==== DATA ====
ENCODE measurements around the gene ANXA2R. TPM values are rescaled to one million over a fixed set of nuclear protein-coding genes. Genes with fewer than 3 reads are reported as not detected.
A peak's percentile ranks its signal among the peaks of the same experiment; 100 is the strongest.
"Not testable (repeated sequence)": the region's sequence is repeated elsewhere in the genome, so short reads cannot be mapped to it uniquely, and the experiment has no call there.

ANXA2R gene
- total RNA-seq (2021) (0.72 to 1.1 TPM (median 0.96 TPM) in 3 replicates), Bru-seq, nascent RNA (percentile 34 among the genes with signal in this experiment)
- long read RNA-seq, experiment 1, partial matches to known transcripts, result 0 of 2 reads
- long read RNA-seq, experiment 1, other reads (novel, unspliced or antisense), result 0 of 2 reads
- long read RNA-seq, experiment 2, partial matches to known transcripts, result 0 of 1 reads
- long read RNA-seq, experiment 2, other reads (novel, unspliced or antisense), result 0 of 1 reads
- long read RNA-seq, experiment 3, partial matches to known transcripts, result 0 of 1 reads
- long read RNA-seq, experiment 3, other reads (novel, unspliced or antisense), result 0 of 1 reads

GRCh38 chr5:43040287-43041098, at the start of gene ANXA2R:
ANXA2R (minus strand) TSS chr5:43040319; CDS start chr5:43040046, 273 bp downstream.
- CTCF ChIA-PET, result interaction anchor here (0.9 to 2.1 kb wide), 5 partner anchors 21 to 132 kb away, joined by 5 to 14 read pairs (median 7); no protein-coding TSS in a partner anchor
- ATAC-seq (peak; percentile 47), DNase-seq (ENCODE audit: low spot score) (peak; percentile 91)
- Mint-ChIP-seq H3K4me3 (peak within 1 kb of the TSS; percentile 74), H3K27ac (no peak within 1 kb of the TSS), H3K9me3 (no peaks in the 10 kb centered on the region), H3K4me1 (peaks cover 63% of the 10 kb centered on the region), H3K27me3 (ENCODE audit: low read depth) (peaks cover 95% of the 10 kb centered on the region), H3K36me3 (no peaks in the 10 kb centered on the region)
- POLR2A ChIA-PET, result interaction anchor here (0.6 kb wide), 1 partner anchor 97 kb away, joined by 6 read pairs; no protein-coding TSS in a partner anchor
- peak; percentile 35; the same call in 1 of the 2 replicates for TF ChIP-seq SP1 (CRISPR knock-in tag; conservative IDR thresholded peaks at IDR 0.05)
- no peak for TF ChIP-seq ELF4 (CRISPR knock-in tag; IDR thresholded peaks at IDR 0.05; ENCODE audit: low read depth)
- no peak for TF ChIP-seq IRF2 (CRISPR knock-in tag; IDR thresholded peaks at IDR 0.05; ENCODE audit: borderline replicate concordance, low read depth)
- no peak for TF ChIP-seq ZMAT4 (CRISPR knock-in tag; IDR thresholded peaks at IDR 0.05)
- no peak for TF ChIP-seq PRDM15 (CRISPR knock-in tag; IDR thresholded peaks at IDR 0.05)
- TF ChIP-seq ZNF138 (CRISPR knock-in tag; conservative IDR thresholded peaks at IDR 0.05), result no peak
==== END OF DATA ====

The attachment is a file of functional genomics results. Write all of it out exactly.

ENCODE measurements around the gene ANXA2R. TPM values are rescaled to one million over a fixed set of nuclear protein-coding genes. Genes with fewer than 3 reads are reported as not detected.
A peak's percentile ranks its signal among the peaks of the same experiment; 100 is the strongest.
"Not testable (repeated sequence)": the region's sequence is repeated elsewhere in the genome, so short reads cannot be mapped to it uniquely, and the experiment has no call there.

ANXA2R gene
- total RNA-seq (2021) (0.72 to 1.1 TPM (median 0.96 TPM) in 3 replicates), Bru-seq, nascent RNA (percentile 34 among the genes with signal in this experiment)
- long read RNA-seq, experiment 1, partial matches to known transcripts, result 0 of 2 reads
- long read RNA-seq, experiment 1, other reads (novel, unspliced or antisense), result 0 of 2 reads
- long read RNA-seq, experiment 2, partial matches to known transcripts, result 0 of 1 reads
- long read RNA-seq, experiment 2, other reads (novel, unspliced or antisense), result 0 of 1 reads
- long read RNA-seq, experiment 3, partial matches to known transcripts, result 0 of 1 reads
- long read RNA-seq, experiment 3, other reads (novel, unspliced or antisense), result 0 of 1 reads

GRCh38 chr5:43040287-43041098, at the start of gene ANXA2R:
ANXA2R (minus strand) TSS chr5:43040319; CDS start chr5:43040046, 273 bp downstream.
- CTCF ChIA-PET, result interaction anchor here (0.9 to 2.1 kb wide), 5 partner anchors 21 to 132 kb away, joined by 5 to 14 read pairs (median 7); no protein-coding TSS in a partner anchor
- ATAC-seq (peak; percentile 47), DNase-seq (ENCODE audit: low spot score) (peak; percentile 91)
- Mint-ChIP-seq H3K4me3 (peak within 1 kb of the TSS; percentile 74), H3K27ac (no peak within 1 kb of the TSS), H3K9me3 (no peaks in the 10 kb centered on the region), H3K4me1 (peaks cover 63% of the 10 kb centered on the region), H3K27me3 (ENCODE audit: low read depth) (peaks cover 95% of the 10 kb centered on the region), H3K36me3 (no peaks in the 10 kb centered on the region)
- POLR2A ChIA-PET, result interaction anchor here (0.6 kb wide), 1 partner anchor 97 kb away, joined by 6 read pairs; no protein-coding TSS in a partner anchor
- peak; percentile 35; the same call in 1 of the 2 replicates for TF ChIP-seq SP1 (CRISPR knock-in tag; conservative IDR thresholded peaks at IDR 0.05)
- no peak for TF ChIP-seq ELF4 (CRISPR knock-in tag; IDR thresholded peaks at IDR 0.05; ENCODE audit: low read depth)
- no peak for TF ChIP-seq IRF2 (CRISPR knock-in tag; IDR thresholded peaks at IDR 0.05; ENCODE audit: borderline replicate concordance, low read depth)
- no peak for TF ChIP-seq ZMAT4 (CRISPR knock-in tag; IDR thresholded peaks at IDR 0.05)
- no peak for TF ChIP-seq PRDM15 (CRISPR knock-in tag; IDR thresholded peaks at IDR 0.05)
- TF ChIP-seq ZNF138 (CRISPR knock-in tag; conservative IDR thresholded peaks at IDR 0.05), result no peak